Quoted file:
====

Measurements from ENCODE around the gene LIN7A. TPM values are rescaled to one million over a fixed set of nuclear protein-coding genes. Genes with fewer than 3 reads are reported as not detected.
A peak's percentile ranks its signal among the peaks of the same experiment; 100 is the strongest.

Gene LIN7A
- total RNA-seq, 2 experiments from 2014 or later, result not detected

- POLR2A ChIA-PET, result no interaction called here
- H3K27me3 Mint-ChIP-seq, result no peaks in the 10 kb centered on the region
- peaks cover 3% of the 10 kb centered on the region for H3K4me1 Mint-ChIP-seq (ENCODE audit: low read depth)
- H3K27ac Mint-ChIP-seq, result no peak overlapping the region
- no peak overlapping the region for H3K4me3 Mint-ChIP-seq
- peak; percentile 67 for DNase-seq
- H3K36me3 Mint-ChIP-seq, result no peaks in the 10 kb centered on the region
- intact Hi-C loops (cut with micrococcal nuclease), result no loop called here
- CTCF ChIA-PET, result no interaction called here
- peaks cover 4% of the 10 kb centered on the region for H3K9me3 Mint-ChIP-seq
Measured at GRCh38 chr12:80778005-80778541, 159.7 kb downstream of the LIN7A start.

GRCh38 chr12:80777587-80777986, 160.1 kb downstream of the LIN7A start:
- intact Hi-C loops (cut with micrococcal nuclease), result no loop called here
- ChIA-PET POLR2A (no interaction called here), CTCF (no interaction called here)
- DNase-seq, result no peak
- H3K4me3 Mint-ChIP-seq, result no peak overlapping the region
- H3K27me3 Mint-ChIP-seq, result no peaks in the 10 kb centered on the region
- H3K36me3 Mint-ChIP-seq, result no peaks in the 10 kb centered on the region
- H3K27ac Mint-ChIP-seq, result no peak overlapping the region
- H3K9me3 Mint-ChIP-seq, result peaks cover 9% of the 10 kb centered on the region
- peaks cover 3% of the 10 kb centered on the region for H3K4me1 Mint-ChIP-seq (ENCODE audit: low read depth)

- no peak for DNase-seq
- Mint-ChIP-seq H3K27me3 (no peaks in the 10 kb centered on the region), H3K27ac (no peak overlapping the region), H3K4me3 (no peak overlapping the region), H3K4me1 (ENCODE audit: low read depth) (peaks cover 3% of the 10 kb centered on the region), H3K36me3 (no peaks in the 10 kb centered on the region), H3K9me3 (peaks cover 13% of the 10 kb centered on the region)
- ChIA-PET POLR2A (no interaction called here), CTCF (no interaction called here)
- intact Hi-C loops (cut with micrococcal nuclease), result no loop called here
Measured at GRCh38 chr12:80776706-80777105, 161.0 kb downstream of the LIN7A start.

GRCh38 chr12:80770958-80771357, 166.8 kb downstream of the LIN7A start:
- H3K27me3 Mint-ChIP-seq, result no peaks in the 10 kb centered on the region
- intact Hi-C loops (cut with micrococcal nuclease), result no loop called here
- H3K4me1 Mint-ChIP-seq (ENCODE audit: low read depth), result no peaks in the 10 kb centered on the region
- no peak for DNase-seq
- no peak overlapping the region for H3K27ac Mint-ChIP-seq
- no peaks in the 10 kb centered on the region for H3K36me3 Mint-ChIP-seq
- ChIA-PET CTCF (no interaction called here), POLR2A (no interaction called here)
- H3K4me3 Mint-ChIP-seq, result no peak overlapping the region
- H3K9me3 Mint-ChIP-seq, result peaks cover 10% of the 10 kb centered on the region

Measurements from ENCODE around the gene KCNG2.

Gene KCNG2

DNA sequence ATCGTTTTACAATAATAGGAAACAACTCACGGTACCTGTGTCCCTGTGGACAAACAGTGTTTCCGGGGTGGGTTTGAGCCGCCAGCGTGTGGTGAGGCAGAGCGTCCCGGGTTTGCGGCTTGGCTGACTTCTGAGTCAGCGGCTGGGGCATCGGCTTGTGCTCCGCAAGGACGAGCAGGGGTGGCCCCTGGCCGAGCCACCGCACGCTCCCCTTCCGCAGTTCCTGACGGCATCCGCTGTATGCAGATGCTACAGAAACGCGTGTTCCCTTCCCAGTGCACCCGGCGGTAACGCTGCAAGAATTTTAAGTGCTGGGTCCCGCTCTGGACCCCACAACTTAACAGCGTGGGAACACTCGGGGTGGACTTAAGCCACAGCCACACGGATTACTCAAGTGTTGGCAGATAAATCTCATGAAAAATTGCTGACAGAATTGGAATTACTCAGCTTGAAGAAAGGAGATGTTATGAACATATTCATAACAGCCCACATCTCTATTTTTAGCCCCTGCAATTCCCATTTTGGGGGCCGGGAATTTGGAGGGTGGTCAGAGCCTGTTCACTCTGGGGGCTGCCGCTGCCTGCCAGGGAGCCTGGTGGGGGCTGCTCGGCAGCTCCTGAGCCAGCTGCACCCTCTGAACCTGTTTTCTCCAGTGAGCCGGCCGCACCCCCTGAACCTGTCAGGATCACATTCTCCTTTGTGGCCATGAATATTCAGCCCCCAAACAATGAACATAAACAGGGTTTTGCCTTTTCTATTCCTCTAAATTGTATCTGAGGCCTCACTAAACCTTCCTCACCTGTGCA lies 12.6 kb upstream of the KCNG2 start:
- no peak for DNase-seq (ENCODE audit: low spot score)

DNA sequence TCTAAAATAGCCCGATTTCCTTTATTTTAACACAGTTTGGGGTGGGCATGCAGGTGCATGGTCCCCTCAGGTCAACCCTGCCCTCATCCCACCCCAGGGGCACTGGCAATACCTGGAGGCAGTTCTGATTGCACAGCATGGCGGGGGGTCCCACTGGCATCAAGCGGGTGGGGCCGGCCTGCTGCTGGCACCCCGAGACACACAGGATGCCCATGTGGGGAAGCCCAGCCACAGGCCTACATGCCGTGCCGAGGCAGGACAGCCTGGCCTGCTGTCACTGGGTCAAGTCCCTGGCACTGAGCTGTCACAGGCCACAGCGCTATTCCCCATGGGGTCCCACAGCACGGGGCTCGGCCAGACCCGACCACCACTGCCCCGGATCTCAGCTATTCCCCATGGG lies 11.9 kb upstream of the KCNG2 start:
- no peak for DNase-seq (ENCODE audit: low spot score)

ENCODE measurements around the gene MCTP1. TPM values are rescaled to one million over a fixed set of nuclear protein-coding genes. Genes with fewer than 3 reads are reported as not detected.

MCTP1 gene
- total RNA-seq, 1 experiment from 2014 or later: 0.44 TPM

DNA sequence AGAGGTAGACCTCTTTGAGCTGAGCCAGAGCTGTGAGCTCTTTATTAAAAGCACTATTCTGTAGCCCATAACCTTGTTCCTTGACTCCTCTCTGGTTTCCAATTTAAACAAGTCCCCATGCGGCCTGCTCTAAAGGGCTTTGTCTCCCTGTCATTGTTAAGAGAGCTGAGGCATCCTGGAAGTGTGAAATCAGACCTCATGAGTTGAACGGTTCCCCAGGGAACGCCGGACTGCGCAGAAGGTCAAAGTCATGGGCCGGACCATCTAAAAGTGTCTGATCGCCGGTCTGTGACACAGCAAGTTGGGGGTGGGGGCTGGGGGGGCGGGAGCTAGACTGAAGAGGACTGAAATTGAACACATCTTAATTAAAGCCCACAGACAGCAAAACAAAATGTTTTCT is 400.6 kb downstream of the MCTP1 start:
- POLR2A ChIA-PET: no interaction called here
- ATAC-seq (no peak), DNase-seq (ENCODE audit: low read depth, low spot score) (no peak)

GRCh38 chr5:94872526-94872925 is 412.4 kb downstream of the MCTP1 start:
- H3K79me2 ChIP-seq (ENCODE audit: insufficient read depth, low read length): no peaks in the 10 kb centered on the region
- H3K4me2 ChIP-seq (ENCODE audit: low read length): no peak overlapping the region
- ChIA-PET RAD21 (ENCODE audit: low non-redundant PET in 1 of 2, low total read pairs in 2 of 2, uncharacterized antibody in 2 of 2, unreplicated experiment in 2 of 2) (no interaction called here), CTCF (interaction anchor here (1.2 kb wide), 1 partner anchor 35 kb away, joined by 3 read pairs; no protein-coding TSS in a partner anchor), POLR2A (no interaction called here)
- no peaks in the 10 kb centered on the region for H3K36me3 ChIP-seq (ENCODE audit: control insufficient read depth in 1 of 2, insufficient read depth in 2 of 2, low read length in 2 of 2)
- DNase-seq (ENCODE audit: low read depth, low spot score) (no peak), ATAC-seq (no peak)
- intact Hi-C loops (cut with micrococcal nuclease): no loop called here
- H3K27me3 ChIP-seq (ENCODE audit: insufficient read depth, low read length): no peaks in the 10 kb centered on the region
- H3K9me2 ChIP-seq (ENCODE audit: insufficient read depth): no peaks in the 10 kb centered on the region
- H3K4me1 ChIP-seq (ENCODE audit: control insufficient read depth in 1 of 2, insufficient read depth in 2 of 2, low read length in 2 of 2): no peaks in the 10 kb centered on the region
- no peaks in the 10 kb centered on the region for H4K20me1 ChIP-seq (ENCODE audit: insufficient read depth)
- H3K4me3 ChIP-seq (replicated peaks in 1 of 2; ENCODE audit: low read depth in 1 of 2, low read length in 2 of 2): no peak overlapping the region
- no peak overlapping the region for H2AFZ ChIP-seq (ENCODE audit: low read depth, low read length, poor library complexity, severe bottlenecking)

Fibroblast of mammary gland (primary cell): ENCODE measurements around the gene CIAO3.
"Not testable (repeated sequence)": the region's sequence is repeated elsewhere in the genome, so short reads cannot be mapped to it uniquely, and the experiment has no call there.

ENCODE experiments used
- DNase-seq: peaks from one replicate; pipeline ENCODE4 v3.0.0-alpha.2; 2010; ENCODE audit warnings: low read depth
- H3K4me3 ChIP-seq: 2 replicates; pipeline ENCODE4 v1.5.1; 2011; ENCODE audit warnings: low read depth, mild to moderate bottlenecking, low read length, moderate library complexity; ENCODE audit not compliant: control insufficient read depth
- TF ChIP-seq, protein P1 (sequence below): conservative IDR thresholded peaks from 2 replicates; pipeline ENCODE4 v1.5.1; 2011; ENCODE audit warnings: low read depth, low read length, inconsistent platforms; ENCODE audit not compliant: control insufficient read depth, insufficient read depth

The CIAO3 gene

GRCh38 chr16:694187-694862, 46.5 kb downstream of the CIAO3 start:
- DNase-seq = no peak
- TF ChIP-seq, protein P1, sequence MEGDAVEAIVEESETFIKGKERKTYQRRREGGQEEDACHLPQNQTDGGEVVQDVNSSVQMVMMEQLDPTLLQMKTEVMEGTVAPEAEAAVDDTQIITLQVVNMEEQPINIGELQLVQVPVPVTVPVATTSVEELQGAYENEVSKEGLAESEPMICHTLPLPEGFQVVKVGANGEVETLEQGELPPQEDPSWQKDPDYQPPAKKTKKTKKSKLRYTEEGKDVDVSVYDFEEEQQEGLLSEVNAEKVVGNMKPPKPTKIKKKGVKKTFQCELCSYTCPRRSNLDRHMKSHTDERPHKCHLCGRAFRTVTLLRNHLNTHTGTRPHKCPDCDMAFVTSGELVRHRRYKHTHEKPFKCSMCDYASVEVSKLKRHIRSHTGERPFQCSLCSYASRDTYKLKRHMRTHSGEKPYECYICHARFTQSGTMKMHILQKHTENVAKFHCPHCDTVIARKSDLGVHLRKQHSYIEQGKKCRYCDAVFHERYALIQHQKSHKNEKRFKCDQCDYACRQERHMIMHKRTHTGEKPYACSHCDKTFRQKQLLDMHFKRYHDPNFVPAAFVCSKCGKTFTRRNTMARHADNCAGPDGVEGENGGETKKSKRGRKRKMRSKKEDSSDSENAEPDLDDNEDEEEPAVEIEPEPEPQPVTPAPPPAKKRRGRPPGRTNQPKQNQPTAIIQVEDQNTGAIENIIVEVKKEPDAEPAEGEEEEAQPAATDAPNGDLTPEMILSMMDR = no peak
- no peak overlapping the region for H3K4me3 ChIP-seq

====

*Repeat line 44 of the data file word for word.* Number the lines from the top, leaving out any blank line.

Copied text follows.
- no peak for DNase-seq (ENCODE audit: low spot score)